Breast case scenario.
The Study: That all came crashing down when the Women’s Health Initiative trials demonstrated excess heart disease, stroke, blood clots, and breast cancer with combined MHT. Yikes. While long-term preventive MHT is no longer recommended, that doesn’t mean short-term MHT can’t help transition younger women through the beginnings of menopausal symptoms. The problem is that data is limited on the effect of both timing and duration of different MHT formulations. This collaborative group study takes an in-depth look at how breast cancer risk is impacted by patient age as well as duration and cessation times of MHT. First, they found that any type of MHT (except vaginal estrogen) was associated with an increase in the risk of breast cancer. That risk increased with, and persisted in proportion to, duration for as long as 10 years after stopping MHT. For example, combination MHT x 5 years in an average weight woman resulted in a 2% absolute increase in breast cancer at 20 years. Estrogen-alone MHT x 5 years resulted in a 0.5% absolute increase in breast cancer at 20 years. These rates roughly double for double the duration. Interestingly, the excess risk from MHT was attenuated by weight—but not how you might think. While lean women saw increases in breast cancer risk with MHT, MHT (particularly estrogen alone) didn’t really seem to increase the already-elevated baseline risk among obese women.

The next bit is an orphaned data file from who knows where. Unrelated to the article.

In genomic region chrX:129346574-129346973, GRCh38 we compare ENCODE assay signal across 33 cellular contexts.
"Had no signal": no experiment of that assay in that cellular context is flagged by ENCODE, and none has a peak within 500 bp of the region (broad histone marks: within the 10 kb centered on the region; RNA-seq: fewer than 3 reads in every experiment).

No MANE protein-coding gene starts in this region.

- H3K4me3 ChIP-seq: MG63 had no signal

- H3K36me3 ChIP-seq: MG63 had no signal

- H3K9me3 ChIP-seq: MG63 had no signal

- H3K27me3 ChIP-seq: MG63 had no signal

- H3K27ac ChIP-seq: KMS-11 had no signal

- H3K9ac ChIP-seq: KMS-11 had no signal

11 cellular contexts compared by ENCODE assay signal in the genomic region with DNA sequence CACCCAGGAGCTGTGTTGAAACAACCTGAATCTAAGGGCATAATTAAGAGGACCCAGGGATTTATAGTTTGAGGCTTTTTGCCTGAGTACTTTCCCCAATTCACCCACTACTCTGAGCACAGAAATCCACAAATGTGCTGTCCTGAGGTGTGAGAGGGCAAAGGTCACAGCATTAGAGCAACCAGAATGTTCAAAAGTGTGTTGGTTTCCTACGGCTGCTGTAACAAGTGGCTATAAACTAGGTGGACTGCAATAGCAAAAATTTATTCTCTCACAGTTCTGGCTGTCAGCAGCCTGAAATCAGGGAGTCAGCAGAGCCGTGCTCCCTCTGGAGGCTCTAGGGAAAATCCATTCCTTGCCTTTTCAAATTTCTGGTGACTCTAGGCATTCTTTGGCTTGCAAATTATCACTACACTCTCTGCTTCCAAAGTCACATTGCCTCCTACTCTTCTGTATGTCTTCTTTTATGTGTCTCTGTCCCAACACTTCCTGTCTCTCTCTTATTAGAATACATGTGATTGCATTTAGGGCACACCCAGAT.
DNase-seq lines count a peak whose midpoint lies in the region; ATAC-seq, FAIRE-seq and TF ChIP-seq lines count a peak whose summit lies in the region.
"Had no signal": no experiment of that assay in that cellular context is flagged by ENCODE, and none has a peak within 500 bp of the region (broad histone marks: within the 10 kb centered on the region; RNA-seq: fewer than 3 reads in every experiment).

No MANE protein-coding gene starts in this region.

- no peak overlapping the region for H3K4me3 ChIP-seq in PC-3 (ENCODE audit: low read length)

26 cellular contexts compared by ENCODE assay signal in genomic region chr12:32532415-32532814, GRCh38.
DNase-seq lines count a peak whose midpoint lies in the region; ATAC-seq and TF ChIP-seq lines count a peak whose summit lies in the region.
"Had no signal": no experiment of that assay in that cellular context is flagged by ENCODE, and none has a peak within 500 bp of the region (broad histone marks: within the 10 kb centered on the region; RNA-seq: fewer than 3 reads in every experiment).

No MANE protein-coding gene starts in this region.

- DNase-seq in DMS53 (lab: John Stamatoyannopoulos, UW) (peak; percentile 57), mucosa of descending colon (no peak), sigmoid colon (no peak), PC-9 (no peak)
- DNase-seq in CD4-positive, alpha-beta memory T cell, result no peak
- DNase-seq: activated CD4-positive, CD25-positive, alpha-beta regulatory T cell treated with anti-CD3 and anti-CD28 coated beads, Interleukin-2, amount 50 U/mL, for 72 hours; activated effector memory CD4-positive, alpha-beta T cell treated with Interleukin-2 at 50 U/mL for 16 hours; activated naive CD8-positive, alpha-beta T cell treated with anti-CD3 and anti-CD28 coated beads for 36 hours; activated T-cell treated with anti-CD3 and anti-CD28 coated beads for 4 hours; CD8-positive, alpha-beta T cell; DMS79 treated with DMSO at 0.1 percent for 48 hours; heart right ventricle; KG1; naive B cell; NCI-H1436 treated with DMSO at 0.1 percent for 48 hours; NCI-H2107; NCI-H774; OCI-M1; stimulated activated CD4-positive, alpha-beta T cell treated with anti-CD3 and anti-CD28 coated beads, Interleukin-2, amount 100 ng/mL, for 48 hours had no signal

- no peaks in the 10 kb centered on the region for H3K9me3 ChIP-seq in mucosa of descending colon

TBL: Systemic (read: not topical) hormone replacement in post-menopausal women increases the risk of breast cancer in proportion to duration and inverse proportion to BMI. | Collaborative Group on Hormonal Factors in Breast Cancer, Lancet 2019